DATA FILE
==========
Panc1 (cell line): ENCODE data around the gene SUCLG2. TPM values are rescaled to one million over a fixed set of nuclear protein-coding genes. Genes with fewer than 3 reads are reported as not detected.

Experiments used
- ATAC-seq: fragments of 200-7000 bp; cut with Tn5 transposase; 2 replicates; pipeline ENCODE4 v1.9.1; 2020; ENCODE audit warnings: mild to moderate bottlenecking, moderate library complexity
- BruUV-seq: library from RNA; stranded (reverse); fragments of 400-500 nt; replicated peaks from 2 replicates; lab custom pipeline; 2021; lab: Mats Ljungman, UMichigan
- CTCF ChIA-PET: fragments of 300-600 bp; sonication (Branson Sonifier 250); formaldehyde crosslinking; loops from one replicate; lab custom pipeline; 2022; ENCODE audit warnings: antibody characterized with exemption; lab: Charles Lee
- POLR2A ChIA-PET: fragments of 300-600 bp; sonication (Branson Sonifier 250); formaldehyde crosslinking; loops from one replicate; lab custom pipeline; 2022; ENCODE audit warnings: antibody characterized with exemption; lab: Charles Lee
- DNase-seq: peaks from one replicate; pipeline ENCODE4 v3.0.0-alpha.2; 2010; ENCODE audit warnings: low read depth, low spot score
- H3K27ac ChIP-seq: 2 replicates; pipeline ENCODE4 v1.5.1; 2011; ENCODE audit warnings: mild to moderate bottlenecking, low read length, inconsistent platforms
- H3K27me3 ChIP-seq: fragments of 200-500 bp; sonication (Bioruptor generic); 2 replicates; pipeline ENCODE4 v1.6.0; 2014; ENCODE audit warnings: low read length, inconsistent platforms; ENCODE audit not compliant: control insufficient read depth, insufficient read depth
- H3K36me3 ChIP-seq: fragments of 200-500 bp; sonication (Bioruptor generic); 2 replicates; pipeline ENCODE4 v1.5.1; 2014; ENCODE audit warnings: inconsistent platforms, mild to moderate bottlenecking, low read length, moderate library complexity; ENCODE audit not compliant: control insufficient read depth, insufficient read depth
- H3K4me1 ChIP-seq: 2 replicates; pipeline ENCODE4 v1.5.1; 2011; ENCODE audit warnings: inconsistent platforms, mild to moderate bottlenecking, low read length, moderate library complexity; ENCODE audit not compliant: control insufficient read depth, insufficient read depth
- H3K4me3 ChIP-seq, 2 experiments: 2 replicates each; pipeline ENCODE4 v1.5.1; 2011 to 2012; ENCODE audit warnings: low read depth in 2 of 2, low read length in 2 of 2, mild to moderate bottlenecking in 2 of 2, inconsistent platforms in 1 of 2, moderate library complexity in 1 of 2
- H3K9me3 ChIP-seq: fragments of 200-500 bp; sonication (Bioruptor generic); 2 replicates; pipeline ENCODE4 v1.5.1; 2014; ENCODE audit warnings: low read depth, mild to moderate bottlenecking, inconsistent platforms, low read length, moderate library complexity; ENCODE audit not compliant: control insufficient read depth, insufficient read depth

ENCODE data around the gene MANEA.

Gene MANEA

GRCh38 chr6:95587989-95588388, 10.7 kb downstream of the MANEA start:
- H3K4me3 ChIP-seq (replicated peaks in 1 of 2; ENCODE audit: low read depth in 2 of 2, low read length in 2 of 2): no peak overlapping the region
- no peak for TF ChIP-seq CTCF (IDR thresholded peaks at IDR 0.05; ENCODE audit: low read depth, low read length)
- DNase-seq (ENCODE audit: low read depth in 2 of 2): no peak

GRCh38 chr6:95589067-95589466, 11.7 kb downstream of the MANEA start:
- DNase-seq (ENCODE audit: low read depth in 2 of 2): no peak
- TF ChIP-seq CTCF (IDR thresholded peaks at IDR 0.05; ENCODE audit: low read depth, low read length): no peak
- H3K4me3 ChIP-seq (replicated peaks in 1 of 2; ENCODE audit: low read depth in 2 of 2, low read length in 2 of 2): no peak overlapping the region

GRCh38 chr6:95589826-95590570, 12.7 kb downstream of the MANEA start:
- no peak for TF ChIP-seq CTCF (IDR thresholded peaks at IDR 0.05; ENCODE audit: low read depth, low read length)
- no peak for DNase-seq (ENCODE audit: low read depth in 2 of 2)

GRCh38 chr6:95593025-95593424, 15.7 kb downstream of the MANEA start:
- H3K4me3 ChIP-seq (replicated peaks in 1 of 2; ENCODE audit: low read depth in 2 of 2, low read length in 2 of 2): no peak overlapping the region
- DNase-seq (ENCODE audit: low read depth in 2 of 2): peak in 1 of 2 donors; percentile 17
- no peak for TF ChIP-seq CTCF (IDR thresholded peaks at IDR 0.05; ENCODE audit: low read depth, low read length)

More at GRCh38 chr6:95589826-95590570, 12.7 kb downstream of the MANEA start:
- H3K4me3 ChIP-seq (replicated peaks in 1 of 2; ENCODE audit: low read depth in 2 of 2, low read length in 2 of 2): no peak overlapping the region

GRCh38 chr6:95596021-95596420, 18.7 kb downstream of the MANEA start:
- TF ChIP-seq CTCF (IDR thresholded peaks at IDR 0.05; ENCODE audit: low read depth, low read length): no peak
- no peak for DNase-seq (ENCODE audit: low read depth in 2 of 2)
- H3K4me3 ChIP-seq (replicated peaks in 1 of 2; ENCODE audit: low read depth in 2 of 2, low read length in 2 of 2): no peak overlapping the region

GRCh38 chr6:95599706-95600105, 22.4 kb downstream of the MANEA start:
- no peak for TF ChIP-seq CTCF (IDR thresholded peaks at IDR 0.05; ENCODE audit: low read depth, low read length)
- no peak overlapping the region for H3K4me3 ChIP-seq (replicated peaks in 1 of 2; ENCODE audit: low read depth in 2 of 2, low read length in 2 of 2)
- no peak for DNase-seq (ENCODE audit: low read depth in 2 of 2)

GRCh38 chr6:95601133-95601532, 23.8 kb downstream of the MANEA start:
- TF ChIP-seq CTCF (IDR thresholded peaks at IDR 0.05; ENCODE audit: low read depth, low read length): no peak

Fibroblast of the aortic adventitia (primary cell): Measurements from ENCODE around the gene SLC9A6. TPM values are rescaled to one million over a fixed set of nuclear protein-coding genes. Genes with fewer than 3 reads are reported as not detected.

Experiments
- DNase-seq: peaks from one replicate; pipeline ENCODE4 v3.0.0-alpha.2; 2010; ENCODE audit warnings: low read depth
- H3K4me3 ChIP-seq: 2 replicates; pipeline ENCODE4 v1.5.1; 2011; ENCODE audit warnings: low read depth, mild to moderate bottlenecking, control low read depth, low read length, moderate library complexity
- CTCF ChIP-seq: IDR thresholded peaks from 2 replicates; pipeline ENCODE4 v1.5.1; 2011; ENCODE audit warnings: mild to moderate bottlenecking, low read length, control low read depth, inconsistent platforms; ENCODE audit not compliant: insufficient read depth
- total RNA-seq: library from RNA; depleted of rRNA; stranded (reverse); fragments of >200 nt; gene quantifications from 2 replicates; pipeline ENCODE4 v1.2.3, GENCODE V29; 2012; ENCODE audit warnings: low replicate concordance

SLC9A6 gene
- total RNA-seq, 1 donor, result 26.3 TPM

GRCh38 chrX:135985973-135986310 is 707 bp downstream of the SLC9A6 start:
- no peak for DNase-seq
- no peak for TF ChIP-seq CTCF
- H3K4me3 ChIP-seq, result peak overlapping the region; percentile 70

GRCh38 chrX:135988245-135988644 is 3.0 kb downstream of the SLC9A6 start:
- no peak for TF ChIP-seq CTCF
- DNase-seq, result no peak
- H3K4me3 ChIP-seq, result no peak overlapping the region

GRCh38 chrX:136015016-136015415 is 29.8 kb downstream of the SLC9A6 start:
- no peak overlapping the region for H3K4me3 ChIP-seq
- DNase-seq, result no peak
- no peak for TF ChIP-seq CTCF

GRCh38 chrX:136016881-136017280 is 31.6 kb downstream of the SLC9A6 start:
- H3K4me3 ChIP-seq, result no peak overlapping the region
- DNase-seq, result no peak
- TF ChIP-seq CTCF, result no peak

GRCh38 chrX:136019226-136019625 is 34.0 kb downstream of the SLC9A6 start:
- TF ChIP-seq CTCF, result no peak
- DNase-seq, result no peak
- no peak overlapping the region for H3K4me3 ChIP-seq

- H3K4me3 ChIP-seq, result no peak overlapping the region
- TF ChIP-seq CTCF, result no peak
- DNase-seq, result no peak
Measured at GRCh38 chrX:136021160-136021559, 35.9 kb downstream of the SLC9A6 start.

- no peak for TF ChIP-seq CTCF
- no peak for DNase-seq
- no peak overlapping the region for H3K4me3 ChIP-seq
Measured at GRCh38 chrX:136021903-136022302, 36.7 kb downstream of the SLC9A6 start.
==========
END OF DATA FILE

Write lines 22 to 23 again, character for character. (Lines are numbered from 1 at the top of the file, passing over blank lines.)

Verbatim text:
- TF ChIP-seq CTCF (IDR thresholded peaks at IDR 0.05; ENCODE audit: low read depth, low read length): no peak
- H3K4me3 ChIP-seq (replicated peaks in 1 of 2; ENCODE audit: low read depth in 2 of 2, low read length in 2 of 2): no peak overlapping the region